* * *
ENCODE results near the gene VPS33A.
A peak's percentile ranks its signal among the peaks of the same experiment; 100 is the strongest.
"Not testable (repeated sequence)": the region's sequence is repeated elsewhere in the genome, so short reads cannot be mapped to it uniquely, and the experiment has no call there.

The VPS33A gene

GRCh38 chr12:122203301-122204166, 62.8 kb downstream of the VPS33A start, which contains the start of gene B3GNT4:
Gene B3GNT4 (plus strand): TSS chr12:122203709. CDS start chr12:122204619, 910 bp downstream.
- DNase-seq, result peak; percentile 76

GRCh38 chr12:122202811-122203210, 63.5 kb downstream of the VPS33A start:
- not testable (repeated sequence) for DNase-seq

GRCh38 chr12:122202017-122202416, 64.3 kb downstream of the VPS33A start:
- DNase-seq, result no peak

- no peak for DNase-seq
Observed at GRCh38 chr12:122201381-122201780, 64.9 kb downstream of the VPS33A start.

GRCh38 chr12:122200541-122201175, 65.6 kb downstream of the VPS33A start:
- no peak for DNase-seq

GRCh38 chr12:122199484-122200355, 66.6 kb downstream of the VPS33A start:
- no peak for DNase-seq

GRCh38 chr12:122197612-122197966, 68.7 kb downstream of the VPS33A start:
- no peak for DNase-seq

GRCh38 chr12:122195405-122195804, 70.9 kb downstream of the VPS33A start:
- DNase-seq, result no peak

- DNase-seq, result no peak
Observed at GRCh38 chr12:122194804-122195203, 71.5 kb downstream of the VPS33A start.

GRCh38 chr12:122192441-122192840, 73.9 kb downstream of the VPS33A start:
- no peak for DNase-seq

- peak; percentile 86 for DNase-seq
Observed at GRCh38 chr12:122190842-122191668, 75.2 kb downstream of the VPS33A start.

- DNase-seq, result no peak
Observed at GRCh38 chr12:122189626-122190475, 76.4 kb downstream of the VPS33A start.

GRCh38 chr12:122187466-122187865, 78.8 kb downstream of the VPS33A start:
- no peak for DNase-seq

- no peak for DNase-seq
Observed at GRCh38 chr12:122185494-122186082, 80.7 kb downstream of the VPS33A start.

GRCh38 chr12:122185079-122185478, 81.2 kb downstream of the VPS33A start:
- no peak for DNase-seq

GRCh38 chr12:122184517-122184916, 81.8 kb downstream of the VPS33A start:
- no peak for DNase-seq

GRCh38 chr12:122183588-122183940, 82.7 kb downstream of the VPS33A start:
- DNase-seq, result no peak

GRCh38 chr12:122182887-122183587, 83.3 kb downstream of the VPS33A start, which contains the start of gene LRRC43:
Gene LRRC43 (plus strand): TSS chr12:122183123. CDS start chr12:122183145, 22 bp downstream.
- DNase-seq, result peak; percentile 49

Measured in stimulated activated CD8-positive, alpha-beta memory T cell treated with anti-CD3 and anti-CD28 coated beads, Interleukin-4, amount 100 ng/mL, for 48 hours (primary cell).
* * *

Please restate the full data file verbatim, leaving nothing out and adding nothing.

ENCODE results near the gene VPS33A.
A peak's percentile ranks its signal among the peaks of the same experiment; 100 is the strongest.
"Not testable (repeated sequence)": the region's sequence is repeated elsewhere in the genome, so short reads cannot be mapped to it uniquely, and the experiment has no call there.

The VPS33A gene

GRCh38 chr12:122203301-122204166, 62.8 kb downstream of the VPS33A start, which contains the start of gene B3GNT4:
Gene B3GNT4 (plus strand): TSS chr12:122203709. CDS start chr12:122204619, 910 bp downstream.
- DNase-seq, result peak; percentile 76

GRCh38 chr12:122202811-122203210, 63.5 kb downstream of the VPS33A start:
- not testable (repeated sequence) for DNase-seq

GRCh38 chr12:122202017-122202416, 64.3 kb downstream of the VPS33A start:
- DNase-seq, result no peak

- no peak for DNase-seq
Observed at GRCh38 chr12:122201381-122201780, 64.9 kb downstream of the VPS33A start.

GRCh38 chr12:122200541-122201175, 65.6 kb downstream of the VPS33A start:
- no peak for DNase-seq

GRCh38 chr12:122199484-122200355, 66.6 kb downstream of the VPS33A start:
- no peak for DNase-seq

GRCh38 chr12:122197612-122197966, 68.7 kb downstream of the VPS33A start:
- no peak for DNase-seq

GRCh38 chr12:122195405-122195804, 70.9 kb downstream of the VPS33A start:
- DNase-seq, result no peak

- DNase-seq, result no peak
Observed at GRCh38 chr12:122194804-122195203, 71.5 kb downstream of the VPS33A start.

GRCh38 chr12:122192441-122192840, 73.9 kb downstream of the VPS33A start:
- no peak for DNase-seq

- peak; percentile 86 for DNase-seq
Observed at GRCh38 chr12:122190842-122191668, 75.2 kb downstream of the VPS33A start.

- DNase-seq, result no peak
Observed at GRCh38 chr12:122189626-122190475, 76.4 kb downstream of the VPS33A start.

GRCh38 chr12:122187466-122187865, 78.8 kb downstream of the VPS33A start:
- no peak for DNase-seq

- no peak for DNase-seq
Observed at GRCh38 chr12:122185494-122186082, 80.7 kb downstream of the VPS33A start.

GRCh38 chr12:122185079-122185478, 81.2 kb downstream of the VPS33A start:
- no peak for DNase-seq

GRCh38 chr12:122184517-122184916, 81.8 kb downstream of the VPS33A start:
- no peak for DNase-seq

GRCh38 chr12:122183588-122183940, 82.7 kb downstream of the VPS33A start:
- DNase-seq, result no peak

GRCh38 chr12:122182887-122183587, 83.3 kb downstream of the VPS33A start, which contains the start of gene LRRC43:
Gene LRRC43 (plus strand): TSS chr12:122183123. CDS start chr12:122183145, 22 bp downstream.
- DNase-seq, result peak; percentile 49

Measured in stimulated activated CD8-positive, alpha-beta memory T cell treated with anti-CD3 and anti-CD28 coated beads, Interleukin-4, amount 100 ng/mL, for 48 hours (primary cell).